In my past travels, I also knew of the archaeoacoustic properties of a neolithic burial chamber on the island of Malta, where ancient people used a “sound hole” to produce a mind altering standing sound wave throughout the structure.  People who study archaeoacoustics have discovered that many of these ancient pots were produced to create a whistle that generates altered states of consciousness.  So not only were these pots used to “gather the spirit” of the image they represented, they would help the shaman and the participants reach an altered mind state where they were receptive to the energies.

I gave my book the title, “The Call of the Spectacled Owl: An Artist’s Journey thru History, the Amazon, and Spirit (with Travel Tips) because the book covers a lot.  Although this trip encompassed only one country, Peru, I feel like we traveled through different worlds: the Upper Realm climbing the hills of the ancient desert temples dedicated to the Moon Goddess and the Sun God, the Middle Realm with Lima’s modern city and the scavenged city of Iquitos, and the watery Lower World of the Amazon, encompassing the lush jungle and the mystical shamanic realm.

I think I bring a unique perspective as an open-minded artist with a passion for learning all that I can about our connection to Spirit.  I anticipate that the book will be released at the end of June.  I am very excited to share this with you!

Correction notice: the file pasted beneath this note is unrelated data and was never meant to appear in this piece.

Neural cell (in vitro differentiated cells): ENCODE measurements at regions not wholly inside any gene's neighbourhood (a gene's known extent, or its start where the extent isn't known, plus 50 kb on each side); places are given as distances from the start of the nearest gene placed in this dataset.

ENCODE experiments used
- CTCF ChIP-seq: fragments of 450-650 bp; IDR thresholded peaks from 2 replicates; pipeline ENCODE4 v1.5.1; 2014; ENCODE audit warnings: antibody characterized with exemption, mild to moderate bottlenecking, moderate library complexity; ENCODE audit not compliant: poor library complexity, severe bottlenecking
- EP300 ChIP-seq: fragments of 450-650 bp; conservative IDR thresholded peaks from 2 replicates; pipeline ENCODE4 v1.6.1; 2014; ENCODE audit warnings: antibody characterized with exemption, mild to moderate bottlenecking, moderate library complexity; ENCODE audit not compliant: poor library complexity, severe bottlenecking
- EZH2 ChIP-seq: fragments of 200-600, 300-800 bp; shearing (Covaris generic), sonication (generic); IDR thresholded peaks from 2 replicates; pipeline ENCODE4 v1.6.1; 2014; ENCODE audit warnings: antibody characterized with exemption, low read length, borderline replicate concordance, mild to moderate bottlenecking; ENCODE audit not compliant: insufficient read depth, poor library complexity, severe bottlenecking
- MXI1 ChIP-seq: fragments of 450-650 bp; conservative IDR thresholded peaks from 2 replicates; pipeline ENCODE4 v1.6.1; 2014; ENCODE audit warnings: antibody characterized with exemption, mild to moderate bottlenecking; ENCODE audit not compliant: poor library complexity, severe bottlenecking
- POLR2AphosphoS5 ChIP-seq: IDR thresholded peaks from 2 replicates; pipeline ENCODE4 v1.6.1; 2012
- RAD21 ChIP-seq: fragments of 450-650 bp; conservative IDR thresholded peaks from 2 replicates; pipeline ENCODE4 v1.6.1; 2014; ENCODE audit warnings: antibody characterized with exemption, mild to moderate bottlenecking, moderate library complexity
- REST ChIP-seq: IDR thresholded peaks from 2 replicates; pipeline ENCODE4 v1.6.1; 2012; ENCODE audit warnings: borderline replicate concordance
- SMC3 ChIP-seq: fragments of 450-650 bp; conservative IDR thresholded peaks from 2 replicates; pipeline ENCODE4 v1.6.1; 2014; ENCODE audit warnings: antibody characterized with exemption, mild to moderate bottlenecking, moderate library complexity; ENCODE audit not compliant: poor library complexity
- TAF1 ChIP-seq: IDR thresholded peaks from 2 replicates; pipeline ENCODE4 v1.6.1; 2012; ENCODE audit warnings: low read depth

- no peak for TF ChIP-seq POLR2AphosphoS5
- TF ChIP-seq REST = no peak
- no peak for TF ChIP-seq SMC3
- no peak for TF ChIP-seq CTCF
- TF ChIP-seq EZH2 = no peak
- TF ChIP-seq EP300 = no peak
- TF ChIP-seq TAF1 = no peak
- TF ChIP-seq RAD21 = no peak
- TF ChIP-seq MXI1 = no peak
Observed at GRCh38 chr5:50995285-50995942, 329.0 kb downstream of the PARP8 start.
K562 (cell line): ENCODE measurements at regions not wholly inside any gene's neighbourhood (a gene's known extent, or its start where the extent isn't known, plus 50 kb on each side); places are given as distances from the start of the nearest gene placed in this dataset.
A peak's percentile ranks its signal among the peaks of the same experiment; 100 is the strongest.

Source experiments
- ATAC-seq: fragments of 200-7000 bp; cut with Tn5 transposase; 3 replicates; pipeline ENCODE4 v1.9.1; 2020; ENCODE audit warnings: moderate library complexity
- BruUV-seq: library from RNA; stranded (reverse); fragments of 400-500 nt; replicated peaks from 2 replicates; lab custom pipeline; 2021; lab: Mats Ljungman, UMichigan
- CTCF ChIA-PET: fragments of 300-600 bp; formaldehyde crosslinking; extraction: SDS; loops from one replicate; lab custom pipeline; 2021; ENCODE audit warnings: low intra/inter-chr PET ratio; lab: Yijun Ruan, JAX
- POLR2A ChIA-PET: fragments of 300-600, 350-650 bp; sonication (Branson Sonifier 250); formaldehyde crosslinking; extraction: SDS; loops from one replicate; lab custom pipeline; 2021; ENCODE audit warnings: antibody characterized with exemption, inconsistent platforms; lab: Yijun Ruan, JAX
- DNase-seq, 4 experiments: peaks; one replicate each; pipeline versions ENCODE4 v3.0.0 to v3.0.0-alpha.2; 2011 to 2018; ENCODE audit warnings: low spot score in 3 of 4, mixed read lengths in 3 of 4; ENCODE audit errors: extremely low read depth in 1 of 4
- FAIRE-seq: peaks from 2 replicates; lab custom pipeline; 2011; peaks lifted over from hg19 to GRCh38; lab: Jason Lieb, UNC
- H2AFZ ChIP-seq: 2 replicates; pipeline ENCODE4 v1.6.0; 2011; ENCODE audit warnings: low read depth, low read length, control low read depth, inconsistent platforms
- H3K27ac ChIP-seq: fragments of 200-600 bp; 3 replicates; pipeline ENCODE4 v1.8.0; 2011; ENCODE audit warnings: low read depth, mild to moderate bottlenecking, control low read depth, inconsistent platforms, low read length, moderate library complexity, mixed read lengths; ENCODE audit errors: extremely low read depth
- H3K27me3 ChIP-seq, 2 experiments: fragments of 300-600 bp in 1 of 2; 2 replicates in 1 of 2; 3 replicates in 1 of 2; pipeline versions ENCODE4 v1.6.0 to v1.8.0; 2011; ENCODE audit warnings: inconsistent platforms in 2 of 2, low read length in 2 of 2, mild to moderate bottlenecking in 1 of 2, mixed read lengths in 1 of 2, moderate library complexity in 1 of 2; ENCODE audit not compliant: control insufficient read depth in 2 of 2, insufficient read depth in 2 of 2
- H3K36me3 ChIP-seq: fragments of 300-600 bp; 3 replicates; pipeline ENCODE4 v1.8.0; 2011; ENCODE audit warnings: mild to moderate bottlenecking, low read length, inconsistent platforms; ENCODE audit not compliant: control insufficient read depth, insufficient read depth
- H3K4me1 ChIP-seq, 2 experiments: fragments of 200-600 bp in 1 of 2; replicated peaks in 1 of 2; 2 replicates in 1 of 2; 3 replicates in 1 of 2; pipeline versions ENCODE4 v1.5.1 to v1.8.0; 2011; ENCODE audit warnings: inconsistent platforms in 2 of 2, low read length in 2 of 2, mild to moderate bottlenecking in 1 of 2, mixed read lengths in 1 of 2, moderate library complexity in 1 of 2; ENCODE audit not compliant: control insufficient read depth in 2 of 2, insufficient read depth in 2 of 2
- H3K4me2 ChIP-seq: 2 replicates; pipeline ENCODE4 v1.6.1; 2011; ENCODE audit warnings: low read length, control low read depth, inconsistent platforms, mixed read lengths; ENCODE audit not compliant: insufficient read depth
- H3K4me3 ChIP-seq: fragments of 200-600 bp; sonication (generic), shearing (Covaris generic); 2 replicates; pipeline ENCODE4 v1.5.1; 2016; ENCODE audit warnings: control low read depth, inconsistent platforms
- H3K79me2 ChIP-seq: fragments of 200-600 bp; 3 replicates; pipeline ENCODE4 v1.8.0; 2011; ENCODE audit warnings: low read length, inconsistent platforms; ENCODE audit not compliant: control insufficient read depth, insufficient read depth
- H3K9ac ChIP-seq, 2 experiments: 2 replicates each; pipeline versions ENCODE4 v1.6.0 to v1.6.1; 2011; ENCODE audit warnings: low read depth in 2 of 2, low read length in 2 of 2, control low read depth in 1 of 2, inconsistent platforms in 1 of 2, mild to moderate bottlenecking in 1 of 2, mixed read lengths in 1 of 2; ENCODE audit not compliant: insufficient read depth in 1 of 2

• Patricia Robin Woodruff

An Artistic Mystic in the Amazon

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“I had found at the thrift store before I left, a leather Indiana Jones hat that seemed fortuitous for the trip. I was friends with an artist, Anibal Zog from Brazil and he always wore such a hat, plus I had the example from the movies, right? I was trying to blend in to the culture of the Amazon. What I didn’t know until I got there, that if you wanted to blend in you wore swim trunks, a battered American t-shirt and a ball cap. But it was shade, so with a big grin, I donned my Indiana Jones hat with the appropriate theme music, “dum de-dump DUM!” we were off!

Our native guide, Ashuco, took us on a long looping path around the back of our cabins. We passed a little bit of domesticated sugar cane and the tall manioc, and entered the deep overarching jungle. Ashuco had been explaining about the native tribes and how they made blowgun darts. “Dey use da poison from the poison arrow frog. Dis hit de monkey. De monkey go, ‘Ay, what’s dat?’ Brush eet away, he think a fly and den he fall down.” We stopped a moment in a clearing while Ashuco stepped off our narrow path to cut a hard part of a palm to whittle into a dart and show us.